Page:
De’Jahn Warren has one of the best stories we can chronicle on the pages of DawgNation about a football recruit. It is certainly one which includes far more chances to give up on a football dream than almost every other elite college football prospect we profile on this page.
For a lot of junior college prospects, their story is about both where they’ve been and where they are headed. Warren is going to be Georgia Bulldog. That’s where he is headed.
Why did he choose UGA?
“I like their personality on the field,” Warren said about the program earlier this month. “That matches up with mine because I’m a very animated athlete. I like to have fun. But I am also disciplined. I’m not a tune-everybody-else-out athlete. I like to have a little bit of fun out there. The Georgia coaches allow their players to play with a little bit of swag and I like that.”
It’s UP and It’s STUCK🙏🏾
•🥳: Happy 21st To me ❤️ pic.twitter.com/XAHqgi0IIL
— De’Jahn “Nugget” Warren (@Ayoooo_daeee) August 24, 2020
“Nugget” chose to release his commitment on his birthday. The nation’s No. 1 junior college cornerback prospect chose his 21st birthday as a way to celebrate his commitment to UGA.
What has he made it through across all of those 21 years? His commitment day and birthday offers DawgNation another chance to share that special story.
De’Jahn Warren: They call him “Nugget”
Those that know him well call Warren many things: Loop. Dae. The Nugster.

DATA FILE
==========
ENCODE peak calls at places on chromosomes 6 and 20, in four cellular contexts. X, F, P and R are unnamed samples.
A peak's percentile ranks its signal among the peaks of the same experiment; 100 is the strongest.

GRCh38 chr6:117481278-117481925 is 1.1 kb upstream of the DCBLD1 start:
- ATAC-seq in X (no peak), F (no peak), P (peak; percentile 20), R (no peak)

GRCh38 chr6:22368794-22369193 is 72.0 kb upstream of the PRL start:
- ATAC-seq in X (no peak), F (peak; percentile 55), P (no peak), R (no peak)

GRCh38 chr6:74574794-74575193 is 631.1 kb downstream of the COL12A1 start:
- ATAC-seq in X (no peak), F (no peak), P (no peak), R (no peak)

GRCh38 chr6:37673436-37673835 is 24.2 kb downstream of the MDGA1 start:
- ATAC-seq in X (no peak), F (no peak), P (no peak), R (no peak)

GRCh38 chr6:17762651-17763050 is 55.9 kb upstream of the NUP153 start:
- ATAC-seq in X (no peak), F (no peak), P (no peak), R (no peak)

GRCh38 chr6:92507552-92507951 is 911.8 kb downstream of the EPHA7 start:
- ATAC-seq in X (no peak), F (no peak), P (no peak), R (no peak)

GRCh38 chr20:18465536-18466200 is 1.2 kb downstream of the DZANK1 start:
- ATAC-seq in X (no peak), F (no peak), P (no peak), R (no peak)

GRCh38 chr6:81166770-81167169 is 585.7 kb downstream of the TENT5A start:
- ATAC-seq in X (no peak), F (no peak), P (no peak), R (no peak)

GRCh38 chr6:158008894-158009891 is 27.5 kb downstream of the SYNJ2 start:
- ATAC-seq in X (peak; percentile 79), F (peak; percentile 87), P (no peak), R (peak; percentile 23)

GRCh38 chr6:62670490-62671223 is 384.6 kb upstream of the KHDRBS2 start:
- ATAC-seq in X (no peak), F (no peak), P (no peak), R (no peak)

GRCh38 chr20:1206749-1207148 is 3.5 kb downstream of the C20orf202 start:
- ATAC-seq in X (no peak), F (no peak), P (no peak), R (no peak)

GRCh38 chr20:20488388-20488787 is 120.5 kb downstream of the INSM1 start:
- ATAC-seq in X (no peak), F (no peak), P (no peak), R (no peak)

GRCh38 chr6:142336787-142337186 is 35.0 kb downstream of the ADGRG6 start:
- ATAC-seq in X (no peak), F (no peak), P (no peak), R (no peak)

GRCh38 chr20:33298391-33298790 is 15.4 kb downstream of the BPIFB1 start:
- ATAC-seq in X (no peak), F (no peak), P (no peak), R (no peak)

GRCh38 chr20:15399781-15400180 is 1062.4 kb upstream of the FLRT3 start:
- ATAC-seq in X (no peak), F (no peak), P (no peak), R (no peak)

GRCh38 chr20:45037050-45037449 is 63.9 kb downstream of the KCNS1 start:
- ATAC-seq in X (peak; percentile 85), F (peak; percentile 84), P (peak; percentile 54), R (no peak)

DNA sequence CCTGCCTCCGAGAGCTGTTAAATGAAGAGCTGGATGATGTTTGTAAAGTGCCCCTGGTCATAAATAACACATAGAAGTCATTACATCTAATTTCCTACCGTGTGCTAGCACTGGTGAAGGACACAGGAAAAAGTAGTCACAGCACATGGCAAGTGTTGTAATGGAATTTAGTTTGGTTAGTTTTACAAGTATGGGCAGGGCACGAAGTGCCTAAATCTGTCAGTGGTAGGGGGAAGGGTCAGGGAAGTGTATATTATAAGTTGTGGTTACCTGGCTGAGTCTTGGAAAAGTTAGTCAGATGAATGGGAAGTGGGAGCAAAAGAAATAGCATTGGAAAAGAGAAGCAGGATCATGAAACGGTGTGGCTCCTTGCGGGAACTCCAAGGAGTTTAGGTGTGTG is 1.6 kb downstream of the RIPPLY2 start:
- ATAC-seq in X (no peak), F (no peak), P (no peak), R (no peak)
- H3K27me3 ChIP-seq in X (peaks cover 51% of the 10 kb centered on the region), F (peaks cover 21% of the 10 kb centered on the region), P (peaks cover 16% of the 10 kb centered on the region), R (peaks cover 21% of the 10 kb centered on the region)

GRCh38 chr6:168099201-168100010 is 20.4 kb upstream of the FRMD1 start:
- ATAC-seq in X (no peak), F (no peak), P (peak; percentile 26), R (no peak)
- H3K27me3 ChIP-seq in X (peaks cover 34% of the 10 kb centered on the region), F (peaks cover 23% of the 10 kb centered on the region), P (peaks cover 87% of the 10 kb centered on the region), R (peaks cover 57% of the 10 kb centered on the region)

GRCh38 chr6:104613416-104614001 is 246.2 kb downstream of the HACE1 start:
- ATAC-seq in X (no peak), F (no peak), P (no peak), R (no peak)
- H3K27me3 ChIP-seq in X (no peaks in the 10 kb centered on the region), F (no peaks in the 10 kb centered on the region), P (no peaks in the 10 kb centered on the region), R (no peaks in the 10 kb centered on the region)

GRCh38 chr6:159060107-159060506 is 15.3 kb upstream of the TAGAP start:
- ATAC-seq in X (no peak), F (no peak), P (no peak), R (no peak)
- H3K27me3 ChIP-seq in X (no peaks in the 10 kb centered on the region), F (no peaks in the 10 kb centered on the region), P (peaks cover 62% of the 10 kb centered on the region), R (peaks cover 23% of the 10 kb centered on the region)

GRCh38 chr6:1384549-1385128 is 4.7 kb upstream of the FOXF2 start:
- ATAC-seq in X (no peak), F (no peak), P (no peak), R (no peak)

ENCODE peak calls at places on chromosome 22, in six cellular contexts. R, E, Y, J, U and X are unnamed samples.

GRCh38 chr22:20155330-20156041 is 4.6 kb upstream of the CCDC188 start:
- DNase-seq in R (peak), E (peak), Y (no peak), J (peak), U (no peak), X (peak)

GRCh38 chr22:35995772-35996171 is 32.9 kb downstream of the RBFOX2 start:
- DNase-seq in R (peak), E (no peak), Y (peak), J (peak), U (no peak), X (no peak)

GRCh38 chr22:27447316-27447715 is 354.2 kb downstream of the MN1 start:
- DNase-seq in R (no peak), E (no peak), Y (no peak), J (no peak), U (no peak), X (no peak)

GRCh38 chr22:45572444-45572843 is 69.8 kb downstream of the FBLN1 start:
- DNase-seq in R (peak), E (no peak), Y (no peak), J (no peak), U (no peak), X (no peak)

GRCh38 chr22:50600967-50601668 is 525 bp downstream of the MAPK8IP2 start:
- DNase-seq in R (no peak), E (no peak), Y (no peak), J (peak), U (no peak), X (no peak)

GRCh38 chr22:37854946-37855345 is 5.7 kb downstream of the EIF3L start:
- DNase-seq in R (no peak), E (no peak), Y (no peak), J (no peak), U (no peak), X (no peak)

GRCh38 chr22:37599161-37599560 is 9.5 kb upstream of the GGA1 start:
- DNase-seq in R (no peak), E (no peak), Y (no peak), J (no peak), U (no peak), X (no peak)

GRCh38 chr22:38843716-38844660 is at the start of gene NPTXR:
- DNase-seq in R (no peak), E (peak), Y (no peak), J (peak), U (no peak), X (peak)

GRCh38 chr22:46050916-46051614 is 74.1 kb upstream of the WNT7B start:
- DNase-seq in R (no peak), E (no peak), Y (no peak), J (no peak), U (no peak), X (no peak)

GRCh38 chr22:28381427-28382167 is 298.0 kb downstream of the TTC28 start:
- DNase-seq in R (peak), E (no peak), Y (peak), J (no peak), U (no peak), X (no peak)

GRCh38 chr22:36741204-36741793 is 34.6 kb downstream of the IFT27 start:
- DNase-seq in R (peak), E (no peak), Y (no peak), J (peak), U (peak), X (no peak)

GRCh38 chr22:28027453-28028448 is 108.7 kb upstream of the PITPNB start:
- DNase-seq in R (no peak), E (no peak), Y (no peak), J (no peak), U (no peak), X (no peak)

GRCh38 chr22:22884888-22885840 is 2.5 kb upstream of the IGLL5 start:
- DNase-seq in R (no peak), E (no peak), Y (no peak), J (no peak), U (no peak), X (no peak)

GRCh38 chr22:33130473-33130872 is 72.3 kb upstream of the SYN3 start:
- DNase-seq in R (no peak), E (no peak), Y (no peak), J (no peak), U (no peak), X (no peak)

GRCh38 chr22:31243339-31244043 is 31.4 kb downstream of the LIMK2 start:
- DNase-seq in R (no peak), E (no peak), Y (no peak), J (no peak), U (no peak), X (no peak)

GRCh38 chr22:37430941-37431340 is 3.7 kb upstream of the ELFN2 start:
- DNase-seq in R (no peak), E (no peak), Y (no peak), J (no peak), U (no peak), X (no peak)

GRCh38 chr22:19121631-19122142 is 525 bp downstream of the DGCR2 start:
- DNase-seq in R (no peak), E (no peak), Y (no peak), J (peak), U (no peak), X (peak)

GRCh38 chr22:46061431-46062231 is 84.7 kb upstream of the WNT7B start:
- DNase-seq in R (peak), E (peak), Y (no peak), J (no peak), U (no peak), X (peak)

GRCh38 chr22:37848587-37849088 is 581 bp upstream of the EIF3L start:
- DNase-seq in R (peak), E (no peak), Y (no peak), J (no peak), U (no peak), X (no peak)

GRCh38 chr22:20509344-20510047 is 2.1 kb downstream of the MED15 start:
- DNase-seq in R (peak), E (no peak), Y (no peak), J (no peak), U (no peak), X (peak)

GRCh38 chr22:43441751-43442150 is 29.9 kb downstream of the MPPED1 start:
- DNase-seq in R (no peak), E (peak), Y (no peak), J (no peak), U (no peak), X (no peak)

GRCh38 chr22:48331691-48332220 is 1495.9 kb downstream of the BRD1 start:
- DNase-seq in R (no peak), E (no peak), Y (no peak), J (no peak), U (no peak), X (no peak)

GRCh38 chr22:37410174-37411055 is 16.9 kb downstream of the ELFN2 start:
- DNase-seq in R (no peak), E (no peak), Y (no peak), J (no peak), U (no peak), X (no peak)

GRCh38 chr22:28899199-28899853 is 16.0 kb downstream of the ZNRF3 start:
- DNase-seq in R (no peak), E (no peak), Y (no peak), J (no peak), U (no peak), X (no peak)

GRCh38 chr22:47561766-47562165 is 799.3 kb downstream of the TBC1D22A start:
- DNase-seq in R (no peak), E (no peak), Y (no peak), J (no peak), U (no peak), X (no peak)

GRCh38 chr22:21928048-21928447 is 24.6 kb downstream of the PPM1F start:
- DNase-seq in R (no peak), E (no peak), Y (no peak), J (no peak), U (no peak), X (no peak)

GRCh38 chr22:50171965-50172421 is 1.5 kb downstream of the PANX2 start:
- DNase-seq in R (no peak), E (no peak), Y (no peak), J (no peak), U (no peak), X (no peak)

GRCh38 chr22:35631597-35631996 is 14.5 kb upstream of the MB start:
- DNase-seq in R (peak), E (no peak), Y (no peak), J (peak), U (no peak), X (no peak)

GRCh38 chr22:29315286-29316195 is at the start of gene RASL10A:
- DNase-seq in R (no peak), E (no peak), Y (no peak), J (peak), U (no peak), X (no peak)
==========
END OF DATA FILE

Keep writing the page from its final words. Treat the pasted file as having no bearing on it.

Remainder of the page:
In a lot of cases, the better a player is, the more nicknames he picks up. Warren has a lot of that in his story with one nickname that gets more time than all the others.
“If I had a dollar for every time somebody has called me ‘Nugget’ then I would be a trillionaire,” he said. “Everybody and I mean even my teachers call me ‘Nugget’ every day.
The genesis of the nickname goes back aways.
“It started off in high school,” he said. “When I was a freshman, I was about five feet and four inches tall. Maybe 5-foot-5. I was real small. I’m not going to lie to you. I had a short blonde bushy fade with a blonde patch in the front.”
Warren weighed about 85-90 pounds then. It meant he was a return man initially for Suitland’s junior varsity.
“So I returned my first kick which was in practice for a touchdown and my coach asked me what was my name,” Warren said.
That first impression serves as the best impression here.
“I took off my helmet and I looked at him in his face and I said ‘My name is De’Jahn Warren.’ He looked at me and laughed. He said ‘I’m going to call you ‘Nugget’ and it has stuck since then.”
That’s Nugget. Check out the definitive DawgNation story to learn about that nickname, including how he went from just five varsity games in high school to junior college walk-on to rated as the nation’s No. 2 overall JUCO prospect.
The Lackawanna Community College (Scranton, Pa.) sophomore hails from Maryland. He ranks as the nation’s No. 1 junior college cornerback and the No. 2 overall JUCO prospect on the 247Sports Composite ratings.
Warren becomes the 14th public commitment for Georgia in the 2021 class. That moves UGA up to No. 12 in the latest 247Sports Team Composite ratings for the 2021 cycle.
De’Jahn Warren: What the Bulldogs are getting
Warren recently named his top 3 for DawgNation. That small pool of finalists included both Maryland and Penn State. When he did, he shared that the process was beginning to weigh on him at it was affected his sleep schedule.